Analysis: LEINA GABARAANE
THE most important gathering in the mining industry’s calendar took off last week as experts, executives and policy makers converge on Cape Town for the 2018 Investing in African Mining Indaba.
Former Minister of Mines and Minerals Development, Christopher Yaluma, was among those speaking at the event, participating in three debates: How can we close the trust deficit between government, industry and communities? Mineral Resources Policy and Investment Opportunities in African Countries; and Enhancing transparency and good governance in the Extractives Sector.
His extensive involvement is a measure of how important mining is to Zambia’s economy; and indeed how important the country is to the sector globally.
The mining sector in Zambia has over the years contributed massively to the growth of the country’s economy.
The country holds ten percent of the world’s copper, is one of the world’s largest cobalt producers, and is home to the world’s single largest producing emerald mine.
Both the government and the private sector have invested heavily in the mining sector, a situation, which has helped the industry remain stable for some time.
After a cyclical downturn, copper prices picked up last year and there is renewed optimism for last year’s price increases to continue this year.
This is good news for the Zambian economy, which has historically been based on a mining industry that contributes around 12 percent to Zambia’s GDP.
Copper accounts for 77 percent of the country’s exports of goods, according to the World Bank. Zambia is among the main copper producers in the world and in Africa, ranking 8th in the world, with China first, and is second in Africa after the Democratic Republic of Congo (DRC).
The mining sector has not only created jobs for the local people, including suppliers, it has also continued to contribute to revenue collection through tax payments.
The mining sector has continued to employ more people and maintain those that are already working despite in some instances ‘hard’ economic times, financial hardships and the low copper prices that have been faced.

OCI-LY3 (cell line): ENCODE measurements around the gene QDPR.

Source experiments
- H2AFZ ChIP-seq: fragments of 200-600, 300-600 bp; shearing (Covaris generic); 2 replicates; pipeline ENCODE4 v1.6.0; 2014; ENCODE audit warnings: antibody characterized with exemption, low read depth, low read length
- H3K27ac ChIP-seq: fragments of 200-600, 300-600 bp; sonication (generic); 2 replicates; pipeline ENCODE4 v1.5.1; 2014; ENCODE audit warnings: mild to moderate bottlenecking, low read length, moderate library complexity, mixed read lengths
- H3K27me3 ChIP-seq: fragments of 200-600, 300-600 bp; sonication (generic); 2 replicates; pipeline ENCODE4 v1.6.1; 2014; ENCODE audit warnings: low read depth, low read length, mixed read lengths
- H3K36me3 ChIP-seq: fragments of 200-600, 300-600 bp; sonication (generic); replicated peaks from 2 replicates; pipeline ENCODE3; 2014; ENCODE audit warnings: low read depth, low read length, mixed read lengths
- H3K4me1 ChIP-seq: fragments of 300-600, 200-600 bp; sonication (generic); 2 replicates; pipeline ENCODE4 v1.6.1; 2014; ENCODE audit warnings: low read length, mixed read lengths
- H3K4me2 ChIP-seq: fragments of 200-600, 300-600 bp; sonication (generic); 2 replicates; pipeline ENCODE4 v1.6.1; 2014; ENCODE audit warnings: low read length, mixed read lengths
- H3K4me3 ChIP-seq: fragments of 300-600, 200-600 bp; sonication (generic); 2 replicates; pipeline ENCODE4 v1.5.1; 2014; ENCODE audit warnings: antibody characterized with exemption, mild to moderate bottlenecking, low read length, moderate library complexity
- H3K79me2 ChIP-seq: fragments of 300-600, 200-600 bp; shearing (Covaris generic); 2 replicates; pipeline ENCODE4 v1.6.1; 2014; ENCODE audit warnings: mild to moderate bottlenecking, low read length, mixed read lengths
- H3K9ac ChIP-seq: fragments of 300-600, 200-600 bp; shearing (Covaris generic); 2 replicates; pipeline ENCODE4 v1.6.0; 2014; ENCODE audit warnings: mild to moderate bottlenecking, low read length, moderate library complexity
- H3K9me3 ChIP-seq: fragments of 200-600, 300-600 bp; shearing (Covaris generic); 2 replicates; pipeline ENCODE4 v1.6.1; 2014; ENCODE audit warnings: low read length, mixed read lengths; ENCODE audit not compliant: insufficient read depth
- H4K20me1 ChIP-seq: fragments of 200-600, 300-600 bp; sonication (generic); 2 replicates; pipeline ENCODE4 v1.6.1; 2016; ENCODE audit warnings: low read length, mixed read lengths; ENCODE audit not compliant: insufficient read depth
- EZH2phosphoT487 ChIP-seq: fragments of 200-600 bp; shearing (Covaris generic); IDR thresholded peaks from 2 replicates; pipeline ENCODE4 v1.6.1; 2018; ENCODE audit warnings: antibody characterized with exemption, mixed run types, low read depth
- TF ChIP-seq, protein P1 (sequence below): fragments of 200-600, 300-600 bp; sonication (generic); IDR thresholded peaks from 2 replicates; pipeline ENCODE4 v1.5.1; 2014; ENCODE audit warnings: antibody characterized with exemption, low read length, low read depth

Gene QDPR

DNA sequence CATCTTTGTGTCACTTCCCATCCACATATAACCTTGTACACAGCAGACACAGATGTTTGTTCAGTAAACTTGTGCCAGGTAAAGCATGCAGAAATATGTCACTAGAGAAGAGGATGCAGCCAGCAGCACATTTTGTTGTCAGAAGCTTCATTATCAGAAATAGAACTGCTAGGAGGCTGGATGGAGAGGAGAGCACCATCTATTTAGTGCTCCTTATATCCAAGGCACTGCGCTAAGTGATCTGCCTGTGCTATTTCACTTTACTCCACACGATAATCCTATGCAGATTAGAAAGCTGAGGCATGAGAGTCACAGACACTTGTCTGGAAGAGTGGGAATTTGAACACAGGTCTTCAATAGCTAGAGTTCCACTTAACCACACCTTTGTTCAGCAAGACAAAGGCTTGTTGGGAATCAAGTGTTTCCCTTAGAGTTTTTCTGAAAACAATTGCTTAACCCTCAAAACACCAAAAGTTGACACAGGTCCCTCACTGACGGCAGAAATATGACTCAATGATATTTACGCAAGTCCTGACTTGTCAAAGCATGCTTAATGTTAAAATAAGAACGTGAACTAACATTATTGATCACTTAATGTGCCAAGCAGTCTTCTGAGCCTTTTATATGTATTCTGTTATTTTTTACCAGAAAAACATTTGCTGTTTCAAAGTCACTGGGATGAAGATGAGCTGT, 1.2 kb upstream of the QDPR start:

The government has been proactive, dialoguing with the investors and advising them not to pull out or close mines which may leave Zambians jobless as a result. The mines have been understanding and cooperative and continued to operate.
With the expected high production of minerals and prices rising, it is expected that the mines may even start to employ more workers.
It is a measure of the importance of this importance that the mining sector plays in Zambia that my colleagues and I will be traveling to Cape Town again this year for the Mining Indaba.
And indeed among the high-profile speakers was Sandra du Toit, Executive Vice-President, Standard Bank, of which Stanbic is a member.
Our team traveled to South Africa with a sense of excitement and optimism, and also with a sense of urgency at the need to ensure we are at the forefront of the sector’s growth.
Mining is an expensive business, and stable long-term support from the financial sector is key.
But as any business person knows, it is this industry growth that can be the source of as much stress as excitement.
Growing any business needs capital both for asset investment and day-to-day expenses. And the mining sector, by the nature of its size, needs that in much larger amounts than most.
The finance sector thus plays a crucial role in ensuring that the mining sector has access to that much needed capital to take advantage of the upturn when it comes.
Stanbic Bank Zambia is committed to the mining sector, having invested and disbursed over US$3 billion over the past ten years. This is because we know that the mining sector is critical for the growth of the economy. Despite the global challenges the extractive industry has been facing, we are dedicated to supporting the sector because we believe that the industry remains an important foreign exchange earner for Zambia.
We want to see a situation where the country continues to develop and more people are employed. As a bank, we pledge our commitment to helping where we can. We are looking at whether the mining sector is developing and growing. We are also looking at areas that we can further support for further growth.
The author is chief executive of Stanbic Bank Zambia.